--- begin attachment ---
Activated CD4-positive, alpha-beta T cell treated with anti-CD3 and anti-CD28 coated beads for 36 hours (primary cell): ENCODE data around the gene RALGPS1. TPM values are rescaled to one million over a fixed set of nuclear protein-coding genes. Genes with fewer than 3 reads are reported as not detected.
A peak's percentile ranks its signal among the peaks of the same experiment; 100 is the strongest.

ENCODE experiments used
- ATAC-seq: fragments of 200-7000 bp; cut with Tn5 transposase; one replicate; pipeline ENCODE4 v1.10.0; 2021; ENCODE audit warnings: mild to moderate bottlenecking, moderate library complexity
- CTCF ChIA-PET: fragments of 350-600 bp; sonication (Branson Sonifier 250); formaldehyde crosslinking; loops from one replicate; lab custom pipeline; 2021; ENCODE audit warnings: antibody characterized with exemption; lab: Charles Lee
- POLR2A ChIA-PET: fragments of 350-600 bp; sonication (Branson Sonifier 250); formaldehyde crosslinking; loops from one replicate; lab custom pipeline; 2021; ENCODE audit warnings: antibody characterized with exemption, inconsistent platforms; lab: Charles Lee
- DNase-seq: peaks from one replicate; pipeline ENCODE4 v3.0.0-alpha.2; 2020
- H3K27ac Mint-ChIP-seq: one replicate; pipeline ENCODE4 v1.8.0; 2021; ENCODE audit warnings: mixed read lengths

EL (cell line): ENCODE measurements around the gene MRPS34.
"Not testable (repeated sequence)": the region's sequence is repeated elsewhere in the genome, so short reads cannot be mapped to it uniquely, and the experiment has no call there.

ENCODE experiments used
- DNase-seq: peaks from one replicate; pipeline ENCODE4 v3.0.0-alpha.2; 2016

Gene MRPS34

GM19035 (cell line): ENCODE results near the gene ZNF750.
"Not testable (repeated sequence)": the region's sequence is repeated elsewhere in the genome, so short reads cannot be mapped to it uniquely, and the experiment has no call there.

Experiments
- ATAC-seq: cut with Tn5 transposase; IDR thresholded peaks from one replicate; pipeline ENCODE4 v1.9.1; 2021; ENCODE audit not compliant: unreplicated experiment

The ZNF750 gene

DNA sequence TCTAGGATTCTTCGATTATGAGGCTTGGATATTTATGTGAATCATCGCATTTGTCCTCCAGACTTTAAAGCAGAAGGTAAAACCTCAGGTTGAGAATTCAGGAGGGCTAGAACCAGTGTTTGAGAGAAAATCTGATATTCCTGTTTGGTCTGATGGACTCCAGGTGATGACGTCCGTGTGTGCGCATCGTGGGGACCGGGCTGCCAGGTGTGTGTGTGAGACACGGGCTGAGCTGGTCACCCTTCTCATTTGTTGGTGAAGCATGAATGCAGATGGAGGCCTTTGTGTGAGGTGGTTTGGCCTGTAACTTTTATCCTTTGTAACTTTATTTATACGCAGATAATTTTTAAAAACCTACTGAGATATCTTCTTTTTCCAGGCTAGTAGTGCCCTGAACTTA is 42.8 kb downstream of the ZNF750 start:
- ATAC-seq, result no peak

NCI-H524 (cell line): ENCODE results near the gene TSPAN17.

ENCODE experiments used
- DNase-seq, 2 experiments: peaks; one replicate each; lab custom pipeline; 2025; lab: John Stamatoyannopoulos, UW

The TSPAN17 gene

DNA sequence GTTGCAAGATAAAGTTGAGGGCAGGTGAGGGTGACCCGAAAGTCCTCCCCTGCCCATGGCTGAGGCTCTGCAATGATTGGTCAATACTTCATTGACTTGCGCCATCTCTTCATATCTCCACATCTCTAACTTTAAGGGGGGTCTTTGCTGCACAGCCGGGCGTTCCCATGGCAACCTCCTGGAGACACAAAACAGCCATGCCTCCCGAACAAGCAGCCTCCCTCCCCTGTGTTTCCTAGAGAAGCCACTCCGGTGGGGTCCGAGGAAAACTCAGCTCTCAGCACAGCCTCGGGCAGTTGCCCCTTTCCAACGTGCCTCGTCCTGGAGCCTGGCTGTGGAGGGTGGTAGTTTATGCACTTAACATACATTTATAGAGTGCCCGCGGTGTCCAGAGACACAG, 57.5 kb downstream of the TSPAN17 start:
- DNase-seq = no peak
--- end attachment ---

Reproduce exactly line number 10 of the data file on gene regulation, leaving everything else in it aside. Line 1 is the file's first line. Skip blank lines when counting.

"Not testable (repeated sequence)": the region's sequence is repeated elsewhere in the genome, so short reads cannot be mapped to it uniquely, and the experiment has no call there.